Skinner Wins With Supremes

Death row inmate can sue for access to DNA evidence

Hank Skinner
Hank Skinner

The U.S. Supreme Court this week ruled that Texas death row inmate Hank Skinner may sue the Gray County district attorney in federal court in an effort to have physical evidence subjected to DNA testing.

Skinner was sentenced to die for the triple murder in 1993 of his girlfriend, Twila Busby, and her two grown and developmentally disabled sons. Skinner has long claimed he is innocent of the crime; he admits he was at the house the night the family was killed but says that he was knocked out by a cocktail of booze and prescription drugs. He awoke to find the carnage, he says.

Skinner has been trying to access untested evidence from the grisly crime scene – including two knives, an axe handle (thought to belong to the weapon used to bludgeon Busby), a bloody towel, a bloody and sweat-stained jacket, and both a vaginal swab and fingernail clippings collected from Busby’s body. His efforts since 2000 to gain that access using the state’s post-conviction DNA statute have been rebuffed. The courts have ruled in part that because Skinner’s attorneys failed to ask that the evidence be tested at his trial, he is blocked from doing so now; moreover, in denying one of Skinner’s appeals, the Court of Criminal Appeals ruled that Skinner cannot demonstrate that the testing would change the outcome of his conviction, thus blocking him from access to the evidence.

Skinner asked D.A. Lynn Switzer to turn over the evidence, but she, too, refused, prompting the legal battle over whether Skinner may file a federal civil rights suit in order to gain access. In its 6-3 ruling, the court decided that Skinner may indeed take that route. In an opinion authored by Justice Ruth Bader Ginsburg, the court concludes that although he may bring the suit, success there would “not ‘necessarily imply’ the invalidity of his conviction. While test results might prove exculpatory,” Ginsburg wrote, “that outcome is hardly inevitable; as earlier observed … results might prove inconclusive or they might further incriminate Skinner.” Moreover, Ginsburg notes that Switzer’s position that to allow this suit to go forward would be to unleash a flood of similar suits is without merit: In other federal jurisdictions (other than the 5th Circuit, where Texas is located) in which prisoners have been allowed to bring such suits, no such flood of lawsuits has resulted. “These fears … are unwarranted,” she wrote.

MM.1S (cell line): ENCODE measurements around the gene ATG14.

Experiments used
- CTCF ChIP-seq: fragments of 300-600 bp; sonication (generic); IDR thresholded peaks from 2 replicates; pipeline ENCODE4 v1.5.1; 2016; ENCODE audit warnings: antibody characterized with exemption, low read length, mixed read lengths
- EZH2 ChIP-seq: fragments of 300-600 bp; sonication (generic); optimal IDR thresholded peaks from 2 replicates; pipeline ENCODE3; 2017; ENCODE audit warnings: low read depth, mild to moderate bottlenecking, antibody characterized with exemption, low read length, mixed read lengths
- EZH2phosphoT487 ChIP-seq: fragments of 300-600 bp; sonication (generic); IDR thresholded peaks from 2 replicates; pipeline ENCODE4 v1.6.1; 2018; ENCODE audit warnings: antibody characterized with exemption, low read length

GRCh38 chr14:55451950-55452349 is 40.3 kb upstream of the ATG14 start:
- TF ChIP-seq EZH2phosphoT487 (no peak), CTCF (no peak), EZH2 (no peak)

The Supremes’ ruling pushed the case back to district court for further consideration as to whether, based on the merits of the case, Skinner should be given access to the evidence. Skinner’s attorney Rob Owen, head of the UT School of Law’s Capital Punishment Clinic, said in a statement that he is pleased with the court’s ruling and is ready to move forward with the civil rights suit. “We look forward to making our case in federal court that Texas’ inexplicable refusal to grant Mr. Skinner access to evidence for DNA testing is fundamentally unfair and cannot stand.”

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Hank Skinner, DNA, death penalty, Supreme Court, Lynn Switzer, Rob Owen, wrongful conviction, courts

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